Shaney Irene

On Faith, Life, and Being the Church

Because “I’m Not Pretty” Came Too Easily

1 Comment

It started with a question.

If I could be in the remake of any movie, my boyfriend had asked me, which movie would I choose?

Not sure of what my final answer would be, I started throwing out ideas. Fantastic Four definitely needs a remake, but I don’t think I could play Sue Storm very well. I could be in the remake of Mean Girls, but not as Cady. I can’t do sweet and innocent convincingly. I could be Janice, the goth girl (maybe), or maybe even Regina George.

“No, not Regina George, I’m not pretty, so I couldn’t play that part…”

The look on my boyfriend’s face was enough to make me stop.

“Well, I’m not pretty in the way that popular girls are pretty.”

Later, I started wondering, “What defines the way that popular girls are pretty?”

And I thought back to the four-way call scene, where Regina says that Karen should have been nominated for spring fling queen because Karen is pretty and Gretchen is not. I started thinking, “Why is Karen pretty? Gretchen has beautiful eyes, hair, and skin color. Karen is so pale and looks like a blank canvas…”

The next though was “What the h*ll am I doing?”

I felt awful. I knew that I was taking what God had wonderfully made and judging it based on some arbitrary standard that I had decided was “pretty.” I was tearing the actress down, and why? To make myself feel better?

Thing is, that’s exactly what I was doing. Trying to make myself feel better. The reason that “I’m not pretty” had rolled off my tongue so easily earlier is because I believed it.


Growing up, I was told by many people that I was pretty, but it wasn’t a common occurrence, either. For the most part, I’m glad for this. Overall, I’m a very self-confident person, because I learned to take a healthy pride in my skills and accomplishments, and not base my confidence in how I looked.

But yet, that one moment still sticks in my head, still haunts me.

The moment when two of my guy friends said right in front of me, not in so many words but very clearly in meaning, that I wasn’t pretty.

It’s the only incident I can remember, ever, being told I wasn’t pretty. All other comments I have in my memory about how I look are very positive.

So it’s scary how, when the memory of this moment and the memory of my boyfriend telling me “You are beautiful,” clash inside my head, the negative memory wins out and “I’m not pretty” slips right off the tongue with no hesitation on my part.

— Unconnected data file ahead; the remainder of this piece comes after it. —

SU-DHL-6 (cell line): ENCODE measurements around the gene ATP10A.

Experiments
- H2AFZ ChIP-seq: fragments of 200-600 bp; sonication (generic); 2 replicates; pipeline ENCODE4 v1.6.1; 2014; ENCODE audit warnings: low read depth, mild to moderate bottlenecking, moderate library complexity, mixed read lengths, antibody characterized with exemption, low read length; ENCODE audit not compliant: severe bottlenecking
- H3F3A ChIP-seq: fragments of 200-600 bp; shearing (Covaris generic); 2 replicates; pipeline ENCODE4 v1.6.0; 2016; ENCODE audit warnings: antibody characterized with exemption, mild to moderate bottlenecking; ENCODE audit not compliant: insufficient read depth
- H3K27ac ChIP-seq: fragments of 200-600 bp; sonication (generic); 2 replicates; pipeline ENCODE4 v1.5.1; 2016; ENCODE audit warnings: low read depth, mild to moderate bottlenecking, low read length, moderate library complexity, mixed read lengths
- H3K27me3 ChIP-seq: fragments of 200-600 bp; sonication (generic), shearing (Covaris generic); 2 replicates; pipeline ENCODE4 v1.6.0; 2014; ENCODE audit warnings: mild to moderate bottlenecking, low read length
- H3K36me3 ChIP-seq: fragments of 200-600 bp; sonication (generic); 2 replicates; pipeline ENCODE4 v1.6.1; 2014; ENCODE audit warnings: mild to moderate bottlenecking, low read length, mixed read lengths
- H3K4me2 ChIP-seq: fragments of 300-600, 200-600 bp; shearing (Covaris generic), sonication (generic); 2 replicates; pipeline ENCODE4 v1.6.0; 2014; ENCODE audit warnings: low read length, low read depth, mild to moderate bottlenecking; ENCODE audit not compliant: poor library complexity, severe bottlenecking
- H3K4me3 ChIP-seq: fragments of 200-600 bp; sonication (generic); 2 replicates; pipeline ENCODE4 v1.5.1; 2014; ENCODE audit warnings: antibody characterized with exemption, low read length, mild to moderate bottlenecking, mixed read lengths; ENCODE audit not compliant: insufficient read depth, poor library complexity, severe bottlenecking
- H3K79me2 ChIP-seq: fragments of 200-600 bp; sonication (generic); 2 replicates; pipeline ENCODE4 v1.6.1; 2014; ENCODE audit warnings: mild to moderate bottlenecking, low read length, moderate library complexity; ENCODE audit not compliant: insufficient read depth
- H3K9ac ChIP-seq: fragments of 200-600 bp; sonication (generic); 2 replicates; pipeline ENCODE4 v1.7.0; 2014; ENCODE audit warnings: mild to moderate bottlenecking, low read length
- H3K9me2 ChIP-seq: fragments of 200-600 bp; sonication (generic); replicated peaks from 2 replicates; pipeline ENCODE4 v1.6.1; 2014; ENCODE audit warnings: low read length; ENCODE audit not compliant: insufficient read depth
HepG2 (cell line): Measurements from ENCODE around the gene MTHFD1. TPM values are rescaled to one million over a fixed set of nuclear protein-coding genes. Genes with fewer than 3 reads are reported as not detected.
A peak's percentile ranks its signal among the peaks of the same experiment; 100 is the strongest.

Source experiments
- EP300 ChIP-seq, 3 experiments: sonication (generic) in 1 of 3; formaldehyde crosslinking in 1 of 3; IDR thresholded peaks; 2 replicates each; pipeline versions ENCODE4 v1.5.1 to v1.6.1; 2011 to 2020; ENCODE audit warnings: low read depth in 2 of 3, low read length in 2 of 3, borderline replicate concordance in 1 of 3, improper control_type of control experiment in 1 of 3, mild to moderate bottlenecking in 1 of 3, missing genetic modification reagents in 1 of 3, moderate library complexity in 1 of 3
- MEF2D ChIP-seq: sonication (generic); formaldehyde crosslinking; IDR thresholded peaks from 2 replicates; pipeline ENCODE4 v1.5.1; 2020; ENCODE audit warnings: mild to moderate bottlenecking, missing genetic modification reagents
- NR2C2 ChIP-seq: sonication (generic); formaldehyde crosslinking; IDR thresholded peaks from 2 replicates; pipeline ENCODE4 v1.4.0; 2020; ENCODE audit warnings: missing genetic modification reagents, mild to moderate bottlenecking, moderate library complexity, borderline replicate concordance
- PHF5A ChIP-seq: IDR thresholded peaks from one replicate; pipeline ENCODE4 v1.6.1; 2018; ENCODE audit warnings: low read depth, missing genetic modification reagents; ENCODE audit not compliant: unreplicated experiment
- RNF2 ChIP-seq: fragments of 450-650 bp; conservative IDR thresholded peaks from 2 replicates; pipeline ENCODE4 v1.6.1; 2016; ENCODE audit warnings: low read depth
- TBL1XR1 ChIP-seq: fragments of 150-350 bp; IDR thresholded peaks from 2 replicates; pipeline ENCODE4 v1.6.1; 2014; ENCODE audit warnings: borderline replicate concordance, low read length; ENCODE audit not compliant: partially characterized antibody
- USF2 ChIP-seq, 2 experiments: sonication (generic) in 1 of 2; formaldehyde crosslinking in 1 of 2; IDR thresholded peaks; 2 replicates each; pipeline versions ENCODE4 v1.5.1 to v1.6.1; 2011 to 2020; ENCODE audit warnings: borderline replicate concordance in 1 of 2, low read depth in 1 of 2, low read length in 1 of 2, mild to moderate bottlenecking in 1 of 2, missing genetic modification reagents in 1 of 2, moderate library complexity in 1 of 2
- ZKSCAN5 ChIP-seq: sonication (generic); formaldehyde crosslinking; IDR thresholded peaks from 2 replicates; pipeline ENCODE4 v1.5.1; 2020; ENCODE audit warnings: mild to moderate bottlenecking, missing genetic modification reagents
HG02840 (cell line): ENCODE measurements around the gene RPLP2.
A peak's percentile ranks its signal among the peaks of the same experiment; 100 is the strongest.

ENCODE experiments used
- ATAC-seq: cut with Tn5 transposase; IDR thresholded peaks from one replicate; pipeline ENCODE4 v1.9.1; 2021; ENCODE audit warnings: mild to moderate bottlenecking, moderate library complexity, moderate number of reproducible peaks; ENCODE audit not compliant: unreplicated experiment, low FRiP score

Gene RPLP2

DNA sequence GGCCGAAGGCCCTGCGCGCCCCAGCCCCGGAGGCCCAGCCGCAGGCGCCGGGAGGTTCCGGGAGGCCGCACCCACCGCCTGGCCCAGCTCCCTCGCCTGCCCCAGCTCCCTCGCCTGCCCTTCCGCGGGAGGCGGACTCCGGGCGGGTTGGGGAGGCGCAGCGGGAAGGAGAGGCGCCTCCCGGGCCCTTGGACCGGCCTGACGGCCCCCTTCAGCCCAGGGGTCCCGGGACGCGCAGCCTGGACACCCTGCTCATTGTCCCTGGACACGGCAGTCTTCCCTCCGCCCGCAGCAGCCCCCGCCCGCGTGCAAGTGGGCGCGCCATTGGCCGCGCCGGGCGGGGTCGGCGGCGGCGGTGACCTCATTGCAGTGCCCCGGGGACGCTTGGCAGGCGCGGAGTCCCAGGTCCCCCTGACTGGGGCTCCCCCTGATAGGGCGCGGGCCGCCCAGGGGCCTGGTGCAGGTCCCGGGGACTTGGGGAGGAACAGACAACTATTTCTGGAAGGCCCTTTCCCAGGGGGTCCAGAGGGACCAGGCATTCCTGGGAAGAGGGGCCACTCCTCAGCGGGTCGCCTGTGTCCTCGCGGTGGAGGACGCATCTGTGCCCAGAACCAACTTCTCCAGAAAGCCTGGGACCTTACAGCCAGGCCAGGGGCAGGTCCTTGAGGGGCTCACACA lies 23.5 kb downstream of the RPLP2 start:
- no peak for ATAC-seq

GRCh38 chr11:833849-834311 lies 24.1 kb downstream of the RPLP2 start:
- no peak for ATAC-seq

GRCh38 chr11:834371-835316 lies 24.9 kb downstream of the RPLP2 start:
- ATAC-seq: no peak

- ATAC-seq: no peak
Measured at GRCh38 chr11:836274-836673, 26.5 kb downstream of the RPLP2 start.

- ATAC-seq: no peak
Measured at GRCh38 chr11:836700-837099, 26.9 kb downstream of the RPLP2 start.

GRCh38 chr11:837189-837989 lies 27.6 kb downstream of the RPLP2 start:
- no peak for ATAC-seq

It’s really easy for me to talk about recognizing beauty when I am talking about other women. It’s not difficult for me to say that every woman is beautiful because God uniquely designed her with features unlike anyone else, and that we need to train ourselves to recognize that. It’s easy for me to say that women are beautiful based on so much more than the virtue of being female. It wouldn’t be difficult for me to have written this post about how having an attitude of “everyone is beautiful” without making the effort to recognize individual beauty sends the message that no is really beautiful.

But when it’s about me, it’s suddenly not so easy anymore.

When it’s just me alone with myself, I can easily become like this classic Mean Girls clip.

This isn’t what I want. I want to be an uplifting influence to the women around me. I want to remind them that the are all uniquely beautiful. I want to raise my daughters to be confident because they know that God designed them.

But I wonder if I can ever help others believe they are beautiful when my language betrays that I don’t believe it about myself.

So I’ve realized that I need to do better. I need to celebrate the unique beauty of the women in my life, including myself. I need to speak against the lies that are told, including the ones I tell myself. I need to remind myself that being a girl isn’t easy, that other girls need me to support them and I need them to support me–and trying to label who’s pretty and who’s not only tears down, it doesn’t uplift.

And I also need to remember Cady Heron’s famous words:

Calling somebody else fat won’t make you any skinnier. Calling someone stupid doesn’t make you any smarter. And ruining Regina George’s life definitely didn’t make me any happier.

Does your view of yourself ever affect how you think of others? How do you avoid negative self-talk? 


One thought on “Because “I’m Not Pretty” Came Too Easily

  1. Pingback: Links for Learning, October 20 « Shaney Irene

Leave a Reply

Fill in your details below or click an icon to log in: Logo

You are commenting using your account. Log Out / Change )

Twitter picture

You are commenting using your Twitter account. Log Out / Change )

Facebook photo

You are commenting using your Facebook account. Log Out / Change )

Google+ photo

You are commenting using your Google+ account. Log Out / Change )

Connecting to %s